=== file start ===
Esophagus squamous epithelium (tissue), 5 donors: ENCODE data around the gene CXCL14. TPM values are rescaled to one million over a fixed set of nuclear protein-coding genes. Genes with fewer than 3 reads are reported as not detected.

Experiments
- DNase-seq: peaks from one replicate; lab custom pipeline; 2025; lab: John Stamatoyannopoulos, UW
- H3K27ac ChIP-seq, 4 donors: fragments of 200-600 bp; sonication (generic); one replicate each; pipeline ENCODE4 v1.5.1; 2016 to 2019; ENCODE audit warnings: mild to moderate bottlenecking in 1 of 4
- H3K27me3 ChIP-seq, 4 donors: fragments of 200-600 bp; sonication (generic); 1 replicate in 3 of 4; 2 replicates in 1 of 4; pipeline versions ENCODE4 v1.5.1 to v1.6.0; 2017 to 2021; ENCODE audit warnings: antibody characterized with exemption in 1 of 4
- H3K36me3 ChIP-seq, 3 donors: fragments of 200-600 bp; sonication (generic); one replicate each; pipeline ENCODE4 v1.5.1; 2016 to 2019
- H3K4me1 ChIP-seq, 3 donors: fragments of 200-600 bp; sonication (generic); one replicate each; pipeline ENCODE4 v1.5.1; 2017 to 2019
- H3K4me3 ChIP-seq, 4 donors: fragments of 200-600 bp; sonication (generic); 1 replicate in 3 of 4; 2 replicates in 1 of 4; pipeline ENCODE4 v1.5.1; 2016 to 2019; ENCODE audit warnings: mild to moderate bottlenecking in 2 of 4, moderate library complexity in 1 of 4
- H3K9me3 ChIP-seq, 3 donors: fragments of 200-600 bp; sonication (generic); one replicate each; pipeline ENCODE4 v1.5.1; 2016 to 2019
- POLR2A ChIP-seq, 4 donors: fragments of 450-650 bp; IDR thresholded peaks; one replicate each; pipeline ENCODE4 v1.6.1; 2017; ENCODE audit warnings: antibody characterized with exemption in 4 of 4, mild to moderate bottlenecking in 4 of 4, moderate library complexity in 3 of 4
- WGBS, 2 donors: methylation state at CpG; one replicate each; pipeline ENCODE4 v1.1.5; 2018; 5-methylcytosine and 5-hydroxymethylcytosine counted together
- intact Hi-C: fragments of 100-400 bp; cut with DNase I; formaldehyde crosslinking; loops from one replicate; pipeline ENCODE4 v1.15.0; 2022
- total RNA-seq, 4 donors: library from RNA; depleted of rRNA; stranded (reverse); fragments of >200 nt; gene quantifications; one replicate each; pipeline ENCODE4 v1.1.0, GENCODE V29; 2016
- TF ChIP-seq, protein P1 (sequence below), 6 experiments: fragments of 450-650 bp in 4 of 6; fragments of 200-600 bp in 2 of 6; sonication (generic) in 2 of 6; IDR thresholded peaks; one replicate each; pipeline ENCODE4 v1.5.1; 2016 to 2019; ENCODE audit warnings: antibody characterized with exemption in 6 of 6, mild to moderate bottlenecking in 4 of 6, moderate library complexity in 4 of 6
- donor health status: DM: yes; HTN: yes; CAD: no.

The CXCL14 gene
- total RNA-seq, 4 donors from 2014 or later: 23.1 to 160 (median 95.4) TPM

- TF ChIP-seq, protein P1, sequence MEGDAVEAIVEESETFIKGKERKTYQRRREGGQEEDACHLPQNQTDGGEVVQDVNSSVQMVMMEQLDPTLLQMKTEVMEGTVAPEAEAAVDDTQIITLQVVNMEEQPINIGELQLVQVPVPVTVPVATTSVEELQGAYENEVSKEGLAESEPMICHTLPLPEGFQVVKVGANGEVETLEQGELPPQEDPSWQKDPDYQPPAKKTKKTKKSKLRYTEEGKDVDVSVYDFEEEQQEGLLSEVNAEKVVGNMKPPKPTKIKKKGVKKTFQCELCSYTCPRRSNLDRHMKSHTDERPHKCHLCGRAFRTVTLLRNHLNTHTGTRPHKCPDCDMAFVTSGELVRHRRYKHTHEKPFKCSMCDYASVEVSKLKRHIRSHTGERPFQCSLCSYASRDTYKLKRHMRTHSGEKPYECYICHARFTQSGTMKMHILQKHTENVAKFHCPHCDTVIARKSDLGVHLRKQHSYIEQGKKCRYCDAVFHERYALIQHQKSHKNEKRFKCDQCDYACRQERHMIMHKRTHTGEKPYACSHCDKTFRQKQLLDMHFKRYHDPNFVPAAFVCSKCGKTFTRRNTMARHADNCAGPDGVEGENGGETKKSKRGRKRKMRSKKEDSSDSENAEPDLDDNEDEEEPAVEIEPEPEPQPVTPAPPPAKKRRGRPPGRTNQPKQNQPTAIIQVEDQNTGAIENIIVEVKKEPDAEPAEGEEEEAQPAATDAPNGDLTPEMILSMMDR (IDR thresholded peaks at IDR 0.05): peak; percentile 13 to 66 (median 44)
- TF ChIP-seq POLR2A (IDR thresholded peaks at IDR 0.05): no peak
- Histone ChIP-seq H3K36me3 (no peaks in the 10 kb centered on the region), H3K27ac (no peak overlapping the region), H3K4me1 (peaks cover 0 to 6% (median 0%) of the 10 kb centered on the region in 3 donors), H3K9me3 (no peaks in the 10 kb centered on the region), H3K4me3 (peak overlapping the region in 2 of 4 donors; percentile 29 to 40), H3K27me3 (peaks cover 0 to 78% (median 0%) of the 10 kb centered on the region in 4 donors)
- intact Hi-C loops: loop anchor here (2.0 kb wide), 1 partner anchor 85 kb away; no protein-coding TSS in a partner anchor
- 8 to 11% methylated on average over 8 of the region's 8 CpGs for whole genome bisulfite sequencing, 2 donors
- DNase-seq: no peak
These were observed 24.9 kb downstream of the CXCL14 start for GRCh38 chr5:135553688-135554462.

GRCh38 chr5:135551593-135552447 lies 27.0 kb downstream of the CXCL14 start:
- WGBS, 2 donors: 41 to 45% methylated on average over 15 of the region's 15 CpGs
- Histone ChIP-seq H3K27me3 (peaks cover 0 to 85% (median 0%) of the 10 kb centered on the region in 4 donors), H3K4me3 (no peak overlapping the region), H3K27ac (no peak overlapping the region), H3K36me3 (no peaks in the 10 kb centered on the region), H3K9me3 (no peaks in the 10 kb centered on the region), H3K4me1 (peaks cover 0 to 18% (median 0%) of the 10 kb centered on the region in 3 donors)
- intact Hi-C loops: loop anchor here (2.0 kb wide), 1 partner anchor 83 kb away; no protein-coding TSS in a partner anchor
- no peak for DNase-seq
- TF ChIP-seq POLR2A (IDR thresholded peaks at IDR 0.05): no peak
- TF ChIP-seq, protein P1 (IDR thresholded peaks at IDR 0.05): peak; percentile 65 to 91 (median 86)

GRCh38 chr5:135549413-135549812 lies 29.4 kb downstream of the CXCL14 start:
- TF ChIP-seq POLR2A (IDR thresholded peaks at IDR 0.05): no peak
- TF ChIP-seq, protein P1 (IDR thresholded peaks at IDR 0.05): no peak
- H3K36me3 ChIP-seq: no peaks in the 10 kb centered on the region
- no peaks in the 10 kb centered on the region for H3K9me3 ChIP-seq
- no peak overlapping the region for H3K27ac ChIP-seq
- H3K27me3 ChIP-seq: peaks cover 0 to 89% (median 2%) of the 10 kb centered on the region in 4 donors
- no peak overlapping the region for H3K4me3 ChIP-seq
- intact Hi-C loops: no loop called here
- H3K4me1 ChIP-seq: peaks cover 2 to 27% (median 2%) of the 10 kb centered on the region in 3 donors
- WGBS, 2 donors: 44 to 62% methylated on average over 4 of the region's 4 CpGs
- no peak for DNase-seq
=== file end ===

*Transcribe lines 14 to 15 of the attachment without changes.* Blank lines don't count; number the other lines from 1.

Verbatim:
- TF ChIP-seq, protein P1 (sequence below), 6 experiments: fragments of 450-650 bp in 4 of 6; fragments of 200-600 bp in 2 of 6; sonication (generic) in 2 of 6; IDR thresholded peaks; one replicate each; pipeline ENCODE4 v1.5.1; 2016 to 2019; ENCODE audit warnings: antibody characterized with exemption in 6 of 6, mild to moderate bottlenecking in 4 of 6, moderate library complexity in 4 of 6
- donor health status: DM: yes; HTN: yes; CAD: no.